Amazon Reports Strong Growth Amid a Sea of Red Ink
After a quarter of bang-up growth, the online retailer says it's ready to start paring its losses and move toward profitability.
After the markets closed Wednesday, online retail bellwether Amazon.com (AMZN) reported that its fourth-quarter revenues hit $676 million, up 90% over the third quarter and 167% over last year's fourth quarter. Net losses increased to $323 million, or 48% of revenue; pro forma operating losses (excluding amortization and one-time charges) more than doubled to $185 million, or 27% of revenue.
These results were in line with the company's stated plan to ramp up marketing spending during the quarter in order to grow its customer base, even if that meant bigger losses in the short term. Indeed, Amazon's customer base increased 30% during the quarter to nearly 17 million, cementing its position as the leading online retailer. CEO Jeff Bezos said in a conference call that he expects the losses to peak this quarter and that they should decrease steadily in 2000.
In fact, Bezos placed a lot of emphasis during the call on improving profitability and returns on capital. He proudly noted that the company's core U.S. book business was profitable in the fourth quarter and is expected to stay profitable through 2000, and said that the company's overall losses as a percent of sales should shrink to the single digits by the end of this year.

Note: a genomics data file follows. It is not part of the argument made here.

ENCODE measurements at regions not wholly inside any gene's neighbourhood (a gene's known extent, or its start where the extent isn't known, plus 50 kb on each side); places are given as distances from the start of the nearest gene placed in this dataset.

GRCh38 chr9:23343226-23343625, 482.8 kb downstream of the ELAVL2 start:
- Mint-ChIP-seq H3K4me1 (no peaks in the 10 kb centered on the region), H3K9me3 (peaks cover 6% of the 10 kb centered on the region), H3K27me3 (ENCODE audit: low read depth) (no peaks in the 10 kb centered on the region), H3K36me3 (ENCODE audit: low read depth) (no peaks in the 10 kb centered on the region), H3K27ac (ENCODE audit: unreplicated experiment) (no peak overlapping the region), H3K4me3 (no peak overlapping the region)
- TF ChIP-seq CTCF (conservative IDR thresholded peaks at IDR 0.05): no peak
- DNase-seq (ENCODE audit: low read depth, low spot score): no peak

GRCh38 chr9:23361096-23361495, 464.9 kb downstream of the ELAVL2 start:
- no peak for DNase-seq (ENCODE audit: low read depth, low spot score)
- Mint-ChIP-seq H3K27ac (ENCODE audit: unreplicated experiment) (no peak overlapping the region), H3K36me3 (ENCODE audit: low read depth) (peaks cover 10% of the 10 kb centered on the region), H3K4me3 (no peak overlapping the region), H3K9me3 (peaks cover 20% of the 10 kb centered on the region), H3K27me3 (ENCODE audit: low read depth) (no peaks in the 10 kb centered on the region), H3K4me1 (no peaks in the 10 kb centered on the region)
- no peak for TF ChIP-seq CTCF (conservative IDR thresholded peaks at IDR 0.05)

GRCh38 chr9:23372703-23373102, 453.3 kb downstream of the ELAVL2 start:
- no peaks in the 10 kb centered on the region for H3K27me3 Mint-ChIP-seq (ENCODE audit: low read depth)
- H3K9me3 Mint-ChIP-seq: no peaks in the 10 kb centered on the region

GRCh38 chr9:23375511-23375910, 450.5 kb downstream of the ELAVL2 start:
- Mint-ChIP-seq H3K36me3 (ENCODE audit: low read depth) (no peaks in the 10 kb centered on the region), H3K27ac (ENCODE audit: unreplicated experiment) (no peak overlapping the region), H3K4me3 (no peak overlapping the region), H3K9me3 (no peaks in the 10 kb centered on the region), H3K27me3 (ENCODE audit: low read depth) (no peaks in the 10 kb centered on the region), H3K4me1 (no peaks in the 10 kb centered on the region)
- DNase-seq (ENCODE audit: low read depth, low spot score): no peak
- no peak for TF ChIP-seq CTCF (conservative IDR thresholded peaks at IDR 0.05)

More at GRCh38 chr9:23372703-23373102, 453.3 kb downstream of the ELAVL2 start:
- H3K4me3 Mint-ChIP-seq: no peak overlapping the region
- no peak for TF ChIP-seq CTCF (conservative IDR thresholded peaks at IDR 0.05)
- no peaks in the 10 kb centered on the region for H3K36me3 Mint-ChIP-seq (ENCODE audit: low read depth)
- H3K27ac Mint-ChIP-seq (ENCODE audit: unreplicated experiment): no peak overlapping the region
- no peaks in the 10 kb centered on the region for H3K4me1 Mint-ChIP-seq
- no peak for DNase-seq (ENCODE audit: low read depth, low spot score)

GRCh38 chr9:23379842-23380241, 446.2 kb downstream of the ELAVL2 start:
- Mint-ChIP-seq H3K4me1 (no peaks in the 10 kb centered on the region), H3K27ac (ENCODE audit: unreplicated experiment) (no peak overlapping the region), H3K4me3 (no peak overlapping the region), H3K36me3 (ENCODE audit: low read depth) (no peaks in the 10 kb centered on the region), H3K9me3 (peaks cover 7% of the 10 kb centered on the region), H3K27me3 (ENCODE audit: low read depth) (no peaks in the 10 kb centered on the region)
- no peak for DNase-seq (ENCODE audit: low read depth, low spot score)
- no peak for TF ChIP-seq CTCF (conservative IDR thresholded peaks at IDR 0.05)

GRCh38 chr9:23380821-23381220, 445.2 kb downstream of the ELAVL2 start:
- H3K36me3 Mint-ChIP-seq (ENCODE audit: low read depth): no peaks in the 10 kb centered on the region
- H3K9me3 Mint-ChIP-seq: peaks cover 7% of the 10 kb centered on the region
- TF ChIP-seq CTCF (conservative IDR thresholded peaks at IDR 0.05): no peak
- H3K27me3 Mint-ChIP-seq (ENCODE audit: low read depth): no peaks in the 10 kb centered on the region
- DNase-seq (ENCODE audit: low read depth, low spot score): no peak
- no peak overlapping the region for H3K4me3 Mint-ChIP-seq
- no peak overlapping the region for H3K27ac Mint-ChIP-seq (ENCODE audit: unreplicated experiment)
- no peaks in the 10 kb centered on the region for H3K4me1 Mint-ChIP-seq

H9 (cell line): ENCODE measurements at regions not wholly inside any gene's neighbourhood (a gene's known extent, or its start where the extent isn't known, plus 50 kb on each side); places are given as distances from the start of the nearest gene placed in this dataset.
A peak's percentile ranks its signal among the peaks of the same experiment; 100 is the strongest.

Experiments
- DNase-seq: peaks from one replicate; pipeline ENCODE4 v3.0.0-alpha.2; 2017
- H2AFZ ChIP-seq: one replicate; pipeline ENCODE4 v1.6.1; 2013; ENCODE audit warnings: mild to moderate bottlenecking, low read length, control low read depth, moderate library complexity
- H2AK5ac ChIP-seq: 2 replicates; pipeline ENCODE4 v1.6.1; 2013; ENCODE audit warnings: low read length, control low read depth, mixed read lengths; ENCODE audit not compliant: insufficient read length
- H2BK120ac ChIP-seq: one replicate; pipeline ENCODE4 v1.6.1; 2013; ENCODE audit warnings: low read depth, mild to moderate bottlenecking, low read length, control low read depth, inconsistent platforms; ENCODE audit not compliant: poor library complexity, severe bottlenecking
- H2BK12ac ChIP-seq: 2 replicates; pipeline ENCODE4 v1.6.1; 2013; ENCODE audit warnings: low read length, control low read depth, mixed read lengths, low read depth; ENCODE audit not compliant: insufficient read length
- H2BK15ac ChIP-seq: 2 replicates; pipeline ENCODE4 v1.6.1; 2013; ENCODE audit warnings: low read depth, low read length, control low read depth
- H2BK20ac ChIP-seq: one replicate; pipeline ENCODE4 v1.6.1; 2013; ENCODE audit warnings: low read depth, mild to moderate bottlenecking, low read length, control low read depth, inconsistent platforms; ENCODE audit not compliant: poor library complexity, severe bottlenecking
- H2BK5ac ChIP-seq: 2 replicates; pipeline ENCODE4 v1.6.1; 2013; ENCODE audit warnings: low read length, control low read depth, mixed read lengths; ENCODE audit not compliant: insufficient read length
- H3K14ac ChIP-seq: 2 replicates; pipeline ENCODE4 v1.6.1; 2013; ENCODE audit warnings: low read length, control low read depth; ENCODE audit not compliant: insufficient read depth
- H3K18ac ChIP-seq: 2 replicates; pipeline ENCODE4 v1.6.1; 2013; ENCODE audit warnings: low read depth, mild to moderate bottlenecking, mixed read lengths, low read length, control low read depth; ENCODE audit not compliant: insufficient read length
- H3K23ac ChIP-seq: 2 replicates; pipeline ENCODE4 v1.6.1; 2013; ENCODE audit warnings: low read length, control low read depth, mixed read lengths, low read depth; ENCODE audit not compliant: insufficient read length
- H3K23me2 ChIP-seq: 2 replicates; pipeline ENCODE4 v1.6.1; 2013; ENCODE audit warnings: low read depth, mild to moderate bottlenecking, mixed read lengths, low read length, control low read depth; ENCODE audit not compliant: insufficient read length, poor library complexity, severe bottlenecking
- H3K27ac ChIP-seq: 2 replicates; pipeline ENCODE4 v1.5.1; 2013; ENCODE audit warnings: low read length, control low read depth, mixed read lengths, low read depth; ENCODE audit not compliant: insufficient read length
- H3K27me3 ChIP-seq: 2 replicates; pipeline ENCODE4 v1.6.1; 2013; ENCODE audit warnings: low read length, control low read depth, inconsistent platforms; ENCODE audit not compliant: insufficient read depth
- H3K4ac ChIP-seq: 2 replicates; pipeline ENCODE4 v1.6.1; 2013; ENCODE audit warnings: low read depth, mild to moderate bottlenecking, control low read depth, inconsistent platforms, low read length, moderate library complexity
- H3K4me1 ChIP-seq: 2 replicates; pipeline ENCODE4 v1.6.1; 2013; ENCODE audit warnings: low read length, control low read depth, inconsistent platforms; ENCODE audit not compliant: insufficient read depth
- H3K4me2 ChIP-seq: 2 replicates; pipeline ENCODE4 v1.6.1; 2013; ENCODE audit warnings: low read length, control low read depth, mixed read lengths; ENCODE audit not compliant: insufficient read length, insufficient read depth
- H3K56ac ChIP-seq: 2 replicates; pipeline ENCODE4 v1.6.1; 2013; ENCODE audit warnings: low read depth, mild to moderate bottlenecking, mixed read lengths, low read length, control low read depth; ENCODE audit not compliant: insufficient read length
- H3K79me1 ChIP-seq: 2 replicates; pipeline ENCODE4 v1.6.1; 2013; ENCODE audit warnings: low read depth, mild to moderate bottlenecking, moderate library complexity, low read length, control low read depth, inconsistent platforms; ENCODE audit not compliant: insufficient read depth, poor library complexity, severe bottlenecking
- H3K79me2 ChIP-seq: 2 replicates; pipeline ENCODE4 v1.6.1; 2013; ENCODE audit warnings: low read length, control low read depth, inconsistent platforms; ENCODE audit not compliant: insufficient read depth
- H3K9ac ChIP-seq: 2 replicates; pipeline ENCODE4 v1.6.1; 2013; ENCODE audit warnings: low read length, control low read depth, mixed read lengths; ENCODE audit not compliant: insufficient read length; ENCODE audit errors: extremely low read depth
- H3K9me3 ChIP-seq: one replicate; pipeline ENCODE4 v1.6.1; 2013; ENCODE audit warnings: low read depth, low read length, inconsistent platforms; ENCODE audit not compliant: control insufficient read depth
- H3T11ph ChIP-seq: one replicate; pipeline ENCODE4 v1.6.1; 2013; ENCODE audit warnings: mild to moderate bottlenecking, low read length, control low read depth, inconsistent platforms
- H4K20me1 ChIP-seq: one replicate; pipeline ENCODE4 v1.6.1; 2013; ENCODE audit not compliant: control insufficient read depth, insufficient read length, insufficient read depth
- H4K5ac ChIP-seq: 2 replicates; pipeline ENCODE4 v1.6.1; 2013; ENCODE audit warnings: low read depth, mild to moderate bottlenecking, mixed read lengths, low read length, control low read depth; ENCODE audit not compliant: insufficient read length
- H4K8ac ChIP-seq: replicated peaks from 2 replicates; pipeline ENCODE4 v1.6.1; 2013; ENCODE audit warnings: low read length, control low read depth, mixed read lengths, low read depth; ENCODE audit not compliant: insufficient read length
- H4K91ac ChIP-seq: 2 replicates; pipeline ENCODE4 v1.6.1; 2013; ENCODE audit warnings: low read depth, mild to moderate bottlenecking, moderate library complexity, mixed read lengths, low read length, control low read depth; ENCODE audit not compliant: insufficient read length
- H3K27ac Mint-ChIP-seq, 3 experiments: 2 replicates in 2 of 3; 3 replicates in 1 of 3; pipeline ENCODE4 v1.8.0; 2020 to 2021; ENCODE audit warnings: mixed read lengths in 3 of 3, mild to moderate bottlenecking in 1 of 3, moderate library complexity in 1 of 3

This rhetoric was in sharp contrast to last quarter, when Bezos downplayed profitability and stressed Amazon's customer growth and expansion into new businesses. Now that Amazon has pulled decisively ahead of its online rivals and successfully leveraged its brand beyond books (it's now the leader in online video and DVD sales, for example), it seems to be taking a breather and finally thinking about making money. The next year will be a make-or-break one for Amazon, as it works toward translating its huge customer base and operating efficiency into actual profits.
David Kathman does not own (actual or beneficial) shares in any of the securities mentioned above. Find out about Morningstar’s editorial policies.